Mosler Vault Door at the Federal Reserve Bank

September 11th, 2018, 8:00H · Topics: Around Town, Business, Interior · Print

There was no note with this print from the Loyd Sandgren collection but it was located among a binder of photographs clearly marked and captioned as images of the “New” Federal Reserve Bank which opened in the early 1950’s at Church and Hogan Streets in downtown Jacksonville. I checked with a contact at the newer Federal Reserve Bank in Jacksonville and they found former employees who worked in the 1950’s building who confirmed that this was indeed one of the Mosler Safe Company vault doors there. I also spoke with a contact who currently works in the the building, which is now the City of Jacksonville Emergency Operations Center and they confirmed that this was one of several vaults still located inside.

The Mosler Safe Company has quite a story. The company started in Cincinnati as the Mosler, Bahmann & Company in 1867 making safes and bank vaults. After some ownership changes and growth the company relocated to Hamilton, Ohio in 1891. In the 1930’s they built the vaults for Fort Knox in Kentucky where the United States stores the countries gold bullion. In checking to see if the Mosler Safe Company was still in business I came across a fascinating article connecting the company to the atomic bombing of Hiroshima. After the 1945 atomic bombing of the city, one of the three buildings still standing after the blast was the Teikoku Bank building which was located less than a quarter mile from the center of the blast. Although the building was gutted in the blast and the reinforced concrete shell of the building was badly damaged, the two Mosler Safes inside, dating from the 1920’s survived the blast with the contents intact. A year after the blast Mosler began using this in their company advertising. The survivability of the company’s safes got them contracts to build the vaults for the Declaration of Independence, Constitution and Bill of rights in Washington, D.C. and blast doors for missile silos among the many government contracts during the cold war. The Hamilton, Ohio based company went out of business in 2001. The full article can be found here.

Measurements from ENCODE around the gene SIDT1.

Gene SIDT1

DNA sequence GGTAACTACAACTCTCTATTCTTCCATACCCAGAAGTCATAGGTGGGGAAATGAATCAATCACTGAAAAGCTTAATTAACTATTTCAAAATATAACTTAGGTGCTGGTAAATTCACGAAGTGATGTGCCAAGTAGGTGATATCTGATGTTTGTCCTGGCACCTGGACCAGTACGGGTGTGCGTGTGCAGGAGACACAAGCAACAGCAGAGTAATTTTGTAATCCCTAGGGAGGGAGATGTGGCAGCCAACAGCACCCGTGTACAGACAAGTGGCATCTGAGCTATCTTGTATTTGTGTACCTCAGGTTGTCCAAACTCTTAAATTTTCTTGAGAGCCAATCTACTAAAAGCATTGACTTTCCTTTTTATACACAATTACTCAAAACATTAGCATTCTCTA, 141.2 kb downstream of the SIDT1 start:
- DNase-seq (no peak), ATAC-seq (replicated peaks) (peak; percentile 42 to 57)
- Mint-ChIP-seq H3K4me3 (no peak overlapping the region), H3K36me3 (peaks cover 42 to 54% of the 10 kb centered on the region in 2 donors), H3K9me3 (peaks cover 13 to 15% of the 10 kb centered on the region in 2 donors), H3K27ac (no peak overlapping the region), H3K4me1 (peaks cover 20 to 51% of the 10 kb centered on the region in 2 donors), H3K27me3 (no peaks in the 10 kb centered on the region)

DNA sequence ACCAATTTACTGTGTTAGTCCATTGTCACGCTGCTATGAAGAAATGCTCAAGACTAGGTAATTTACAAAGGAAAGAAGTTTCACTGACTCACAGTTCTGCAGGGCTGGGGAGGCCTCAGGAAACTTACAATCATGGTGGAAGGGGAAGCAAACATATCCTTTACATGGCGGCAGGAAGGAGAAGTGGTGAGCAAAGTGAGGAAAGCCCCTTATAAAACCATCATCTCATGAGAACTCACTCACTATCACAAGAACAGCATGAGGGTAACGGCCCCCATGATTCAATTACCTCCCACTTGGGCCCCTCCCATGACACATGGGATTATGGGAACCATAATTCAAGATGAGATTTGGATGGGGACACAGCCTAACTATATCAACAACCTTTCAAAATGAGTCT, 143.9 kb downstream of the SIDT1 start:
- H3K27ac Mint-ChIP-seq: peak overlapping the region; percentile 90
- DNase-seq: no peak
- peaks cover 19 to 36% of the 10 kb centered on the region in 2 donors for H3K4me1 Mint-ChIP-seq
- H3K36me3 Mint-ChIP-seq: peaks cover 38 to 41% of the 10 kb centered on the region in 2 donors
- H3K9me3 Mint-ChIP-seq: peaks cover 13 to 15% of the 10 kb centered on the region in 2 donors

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About Photographer Loyd Sandgren

I first met Loyd Sandgren in 1997 as I was putting photo gear back into my car after... Learn More